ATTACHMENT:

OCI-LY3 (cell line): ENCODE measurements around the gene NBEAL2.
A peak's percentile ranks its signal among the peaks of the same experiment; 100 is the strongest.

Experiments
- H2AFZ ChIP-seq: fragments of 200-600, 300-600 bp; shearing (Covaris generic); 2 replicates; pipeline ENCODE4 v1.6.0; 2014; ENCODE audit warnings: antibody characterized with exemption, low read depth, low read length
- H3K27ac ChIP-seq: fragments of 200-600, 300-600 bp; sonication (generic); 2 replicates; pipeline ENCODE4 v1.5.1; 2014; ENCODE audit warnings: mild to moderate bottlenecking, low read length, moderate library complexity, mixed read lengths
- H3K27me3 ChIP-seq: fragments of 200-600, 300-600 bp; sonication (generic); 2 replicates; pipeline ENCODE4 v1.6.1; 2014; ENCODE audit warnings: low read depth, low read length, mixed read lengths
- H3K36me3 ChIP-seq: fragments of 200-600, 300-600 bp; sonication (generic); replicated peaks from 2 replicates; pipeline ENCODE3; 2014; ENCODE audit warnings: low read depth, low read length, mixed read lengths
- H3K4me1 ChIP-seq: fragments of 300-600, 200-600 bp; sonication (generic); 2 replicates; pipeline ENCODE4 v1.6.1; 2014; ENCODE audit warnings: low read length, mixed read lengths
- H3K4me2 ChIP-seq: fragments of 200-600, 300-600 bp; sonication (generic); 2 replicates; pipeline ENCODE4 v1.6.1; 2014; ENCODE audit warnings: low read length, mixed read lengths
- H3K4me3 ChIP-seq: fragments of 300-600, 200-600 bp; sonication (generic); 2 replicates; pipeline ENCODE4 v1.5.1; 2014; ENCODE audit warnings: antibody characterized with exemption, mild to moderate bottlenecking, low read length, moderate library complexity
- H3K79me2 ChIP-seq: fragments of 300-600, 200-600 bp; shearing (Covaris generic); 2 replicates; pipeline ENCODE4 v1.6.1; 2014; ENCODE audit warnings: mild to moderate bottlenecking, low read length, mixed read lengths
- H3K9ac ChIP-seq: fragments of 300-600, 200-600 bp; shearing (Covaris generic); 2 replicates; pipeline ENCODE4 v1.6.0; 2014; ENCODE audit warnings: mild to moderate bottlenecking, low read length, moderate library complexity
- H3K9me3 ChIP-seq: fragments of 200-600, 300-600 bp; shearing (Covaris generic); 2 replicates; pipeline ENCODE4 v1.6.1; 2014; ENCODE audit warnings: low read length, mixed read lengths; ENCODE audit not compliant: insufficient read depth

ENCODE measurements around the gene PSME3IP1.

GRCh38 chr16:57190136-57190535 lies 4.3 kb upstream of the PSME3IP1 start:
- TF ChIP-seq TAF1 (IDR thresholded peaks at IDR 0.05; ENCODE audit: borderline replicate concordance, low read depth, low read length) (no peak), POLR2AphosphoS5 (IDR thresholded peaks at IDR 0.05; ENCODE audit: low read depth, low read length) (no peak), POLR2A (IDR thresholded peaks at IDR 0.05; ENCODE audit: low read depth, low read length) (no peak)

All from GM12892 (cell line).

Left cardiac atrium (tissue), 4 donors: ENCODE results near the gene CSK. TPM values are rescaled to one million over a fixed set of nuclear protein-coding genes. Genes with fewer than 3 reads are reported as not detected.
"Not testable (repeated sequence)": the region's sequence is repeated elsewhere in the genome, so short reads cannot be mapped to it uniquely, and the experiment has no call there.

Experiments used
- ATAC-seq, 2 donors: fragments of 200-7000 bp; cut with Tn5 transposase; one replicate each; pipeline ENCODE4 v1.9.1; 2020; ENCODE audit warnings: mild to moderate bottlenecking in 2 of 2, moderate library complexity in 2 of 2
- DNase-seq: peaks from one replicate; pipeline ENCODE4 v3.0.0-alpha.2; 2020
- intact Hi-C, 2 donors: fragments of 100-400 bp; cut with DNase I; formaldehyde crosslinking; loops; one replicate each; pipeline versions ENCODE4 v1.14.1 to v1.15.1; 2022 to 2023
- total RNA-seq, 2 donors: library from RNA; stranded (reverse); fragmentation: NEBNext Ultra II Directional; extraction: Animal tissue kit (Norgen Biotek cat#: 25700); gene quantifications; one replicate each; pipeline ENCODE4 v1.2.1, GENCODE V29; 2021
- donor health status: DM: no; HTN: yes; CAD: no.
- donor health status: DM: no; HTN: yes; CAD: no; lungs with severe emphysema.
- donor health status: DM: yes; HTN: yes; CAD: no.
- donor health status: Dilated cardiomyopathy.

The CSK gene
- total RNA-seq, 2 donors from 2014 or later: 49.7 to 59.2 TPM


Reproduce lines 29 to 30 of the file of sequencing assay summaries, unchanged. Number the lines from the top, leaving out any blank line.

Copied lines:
The CSK gene
- total RNA-seq, 2 donors from 2014 or later: 49.7 to 59.2 TPM